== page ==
Kindle Conniptions: How I Published My First E-Book

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how to format books for the Kindle. The meager scraps of information that are available from the Help section of Amazon’s Digital Text Platform, the site where authors and publishers submit books for the Kindle Store, are cryptic and poorly organized. Almost everything I now know about this subject, I learned from Kindle Formatting: The Complete Guide to Formatting Books for the Amazon Kindle, by Joshua Tallent.

Kindle Formatting is itself a $9.99 Kindle e-book, although you can also order a paperback for $19.95. It’s a worthwhile purchase either way, because it’s chock full of arcane little details that Amazon doesn’t tell you about and that you’d never figure out on your own.

For example, I learned from Mr. Tallent (a digital publishing consultant with a firm called eBook Architects) that the only format that really looks right once it’s converted to AZW—and the only one that gives you the control you need over the book’s final appearance and behavior—is plain old HTML. And the easiest way to create a Kindle-ready HTML file is to make sure that your initial Word file uses consistent styles for elements like body text and chapter headings.

Since I use Word all day every day, I had thought I understood the program. But Tallent’s book forced me to figure out previously ignored features such as the styles pallette, so that I could then spend a couple of hours going back through the book’s 80 chapters and making sure that every headline was in “Heading 1” style, every dateline was in “Heading 5” style, and so forth.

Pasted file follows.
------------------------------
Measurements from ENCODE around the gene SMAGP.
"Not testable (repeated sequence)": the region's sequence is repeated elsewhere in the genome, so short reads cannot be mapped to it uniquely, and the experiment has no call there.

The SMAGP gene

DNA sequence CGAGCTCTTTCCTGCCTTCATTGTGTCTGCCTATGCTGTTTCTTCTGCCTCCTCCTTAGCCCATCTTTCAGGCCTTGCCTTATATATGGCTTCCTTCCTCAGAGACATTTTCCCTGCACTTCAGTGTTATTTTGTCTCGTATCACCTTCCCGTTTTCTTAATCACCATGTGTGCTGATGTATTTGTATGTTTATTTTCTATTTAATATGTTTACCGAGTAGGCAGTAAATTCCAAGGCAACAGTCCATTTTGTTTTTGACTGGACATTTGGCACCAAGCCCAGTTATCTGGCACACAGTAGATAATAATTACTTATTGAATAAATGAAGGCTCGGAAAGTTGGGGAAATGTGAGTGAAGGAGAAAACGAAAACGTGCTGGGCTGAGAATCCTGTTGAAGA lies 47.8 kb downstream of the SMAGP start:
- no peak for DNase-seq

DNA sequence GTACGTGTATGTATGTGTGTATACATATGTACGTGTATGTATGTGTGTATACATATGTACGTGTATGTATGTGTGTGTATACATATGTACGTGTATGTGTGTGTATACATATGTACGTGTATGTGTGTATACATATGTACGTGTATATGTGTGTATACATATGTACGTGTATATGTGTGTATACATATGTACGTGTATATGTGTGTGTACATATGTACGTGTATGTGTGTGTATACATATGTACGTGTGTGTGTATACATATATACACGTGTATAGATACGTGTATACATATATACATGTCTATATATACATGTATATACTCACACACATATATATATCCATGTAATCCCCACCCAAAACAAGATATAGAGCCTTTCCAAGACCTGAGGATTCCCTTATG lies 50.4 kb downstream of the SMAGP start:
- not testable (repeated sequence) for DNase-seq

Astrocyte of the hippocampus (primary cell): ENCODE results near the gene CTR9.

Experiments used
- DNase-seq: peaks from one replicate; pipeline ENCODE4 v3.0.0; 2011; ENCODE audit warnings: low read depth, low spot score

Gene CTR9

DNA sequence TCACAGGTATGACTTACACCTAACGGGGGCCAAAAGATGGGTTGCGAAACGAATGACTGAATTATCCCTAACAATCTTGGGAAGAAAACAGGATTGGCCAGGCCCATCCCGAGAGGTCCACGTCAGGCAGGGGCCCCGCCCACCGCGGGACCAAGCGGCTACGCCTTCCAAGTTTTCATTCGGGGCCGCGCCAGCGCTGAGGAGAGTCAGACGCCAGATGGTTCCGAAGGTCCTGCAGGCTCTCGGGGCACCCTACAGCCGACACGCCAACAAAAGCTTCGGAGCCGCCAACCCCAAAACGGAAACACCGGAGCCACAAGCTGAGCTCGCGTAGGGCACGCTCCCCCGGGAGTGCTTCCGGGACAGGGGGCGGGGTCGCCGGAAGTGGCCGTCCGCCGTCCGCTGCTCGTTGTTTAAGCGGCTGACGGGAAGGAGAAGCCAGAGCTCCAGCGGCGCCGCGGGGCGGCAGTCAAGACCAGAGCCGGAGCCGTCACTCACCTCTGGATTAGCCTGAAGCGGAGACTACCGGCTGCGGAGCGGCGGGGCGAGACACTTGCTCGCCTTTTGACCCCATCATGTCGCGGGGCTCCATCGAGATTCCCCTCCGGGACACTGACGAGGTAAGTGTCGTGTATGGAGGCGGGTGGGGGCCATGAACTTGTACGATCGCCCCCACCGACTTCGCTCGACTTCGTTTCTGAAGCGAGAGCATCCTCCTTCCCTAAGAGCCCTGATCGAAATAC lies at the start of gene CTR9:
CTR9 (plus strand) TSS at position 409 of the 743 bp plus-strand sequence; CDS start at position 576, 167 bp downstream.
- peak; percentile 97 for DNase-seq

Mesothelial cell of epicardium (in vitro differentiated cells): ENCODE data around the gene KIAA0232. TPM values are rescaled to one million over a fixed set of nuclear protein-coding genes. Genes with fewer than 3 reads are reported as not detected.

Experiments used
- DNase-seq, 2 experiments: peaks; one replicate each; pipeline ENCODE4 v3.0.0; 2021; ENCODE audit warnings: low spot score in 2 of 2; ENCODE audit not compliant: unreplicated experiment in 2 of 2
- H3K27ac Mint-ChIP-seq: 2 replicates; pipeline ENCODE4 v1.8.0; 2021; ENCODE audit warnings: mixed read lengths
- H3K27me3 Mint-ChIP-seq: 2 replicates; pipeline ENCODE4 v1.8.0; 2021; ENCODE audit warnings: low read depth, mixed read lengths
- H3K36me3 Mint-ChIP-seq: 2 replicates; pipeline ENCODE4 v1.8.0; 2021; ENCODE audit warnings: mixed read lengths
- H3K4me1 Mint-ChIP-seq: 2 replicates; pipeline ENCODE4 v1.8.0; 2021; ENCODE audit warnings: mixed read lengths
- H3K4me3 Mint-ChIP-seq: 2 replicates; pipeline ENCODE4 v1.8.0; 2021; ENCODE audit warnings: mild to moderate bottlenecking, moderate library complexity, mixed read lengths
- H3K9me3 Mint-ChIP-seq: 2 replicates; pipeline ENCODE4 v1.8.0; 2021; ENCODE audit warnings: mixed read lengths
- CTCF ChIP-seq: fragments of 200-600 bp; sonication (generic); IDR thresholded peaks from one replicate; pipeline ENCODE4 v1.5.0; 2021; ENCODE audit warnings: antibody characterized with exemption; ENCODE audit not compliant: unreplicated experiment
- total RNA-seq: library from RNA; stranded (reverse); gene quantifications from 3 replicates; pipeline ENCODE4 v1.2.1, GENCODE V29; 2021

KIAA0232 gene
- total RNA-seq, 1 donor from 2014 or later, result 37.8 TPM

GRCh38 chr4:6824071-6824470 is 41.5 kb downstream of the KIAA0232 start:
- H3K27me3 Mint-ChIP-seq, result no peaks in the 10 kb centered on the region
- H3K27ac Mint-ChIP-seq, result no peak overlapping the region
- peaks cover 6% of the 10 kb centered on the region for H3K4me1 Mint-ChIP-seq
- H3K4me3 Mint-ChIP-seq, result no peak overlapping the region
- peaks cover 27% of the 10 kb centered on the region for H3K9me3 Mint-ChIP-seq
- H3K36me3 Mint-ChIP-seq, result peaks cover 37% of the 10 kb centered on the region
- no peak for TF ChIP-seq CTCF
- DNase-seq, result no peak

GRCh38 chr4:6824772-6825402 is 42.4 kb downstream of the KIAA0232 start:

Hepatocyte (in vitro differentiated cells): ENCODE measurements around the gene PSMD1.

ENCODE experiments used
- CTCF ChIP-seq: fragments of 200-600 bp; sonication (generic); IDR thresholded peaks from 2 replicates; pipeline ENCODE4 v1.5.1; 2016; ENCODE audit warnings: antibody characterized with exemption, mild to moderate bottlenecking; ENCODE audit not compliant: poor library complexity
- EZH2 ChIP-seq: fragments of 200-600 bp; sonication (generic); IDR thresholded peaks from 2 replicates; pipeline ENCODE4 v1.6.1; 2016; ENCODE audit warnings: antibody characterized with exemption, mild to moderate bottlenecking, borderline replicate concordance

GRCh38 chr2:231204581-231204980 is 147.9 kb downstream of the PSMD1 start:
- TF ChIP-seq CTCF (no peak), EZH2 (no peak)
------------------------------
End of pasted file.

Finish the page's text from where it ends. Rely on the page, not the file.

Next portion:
Once that was done, I could save the Word file as a Web page (being sure to click the option for “Save only display information”—another arcane but crucial detail) and be reasonably sure that the formatting would be consistent once the book was on a Kindle. The next step, however, was to use a text editor to go back and remove the unfathomable amount of cruft that Word leaves behind whenever it saves a file in HTML. This is pretty much a manual process, though decent text editors—I used one called TextWrangler—have global search-and-replace functions that can speed it up. I was able to complete this part of my e-book project while I was stuck on a plane and had nothing better to do. But it’s a good thing it was a 10-hour flight to Alaska, or I would never have finished.

Oh, did I mention niceties like a hyperlinked table of contents? If you want one of those in your e-book, it’s a good idea to create it in Word before you convert it to HTML. The best reason to make sure that all of your chapter headings are in the same style is that … Next Page »

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Wade Roush is a freelance science and technology journalist and the producer and host of the podcast Soonish. Follow @soonishpodcast

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11 responses to “Kindle Conniptions: How I Published My First E-Book”

  1. phil says:

    If Mr. Tallent can convert a book in one to six hours, what’s the problem? If I were an Indie author and could make 70% profit on each eBook sale, that cost for a contractor seems like nothing. Sounds like there’s certainly no need for a major publisher, if that’s all the work it takes to format a book.

  2. P J Evans says:

    LEarning how to create a Word formatting template took me several hours, with an instruction book, the one time I did it. That was for a manual at work (about 160 pages, with illustrations, which means a format for captions also).
    The entire manual required two or three months, because I had to redo all the images in it also. (At least I got paid for part of it – most of the work I did at home, on my own time.)

    Anyone who thinks ebooks can be done without editors needs to try it.

  3. Bill says: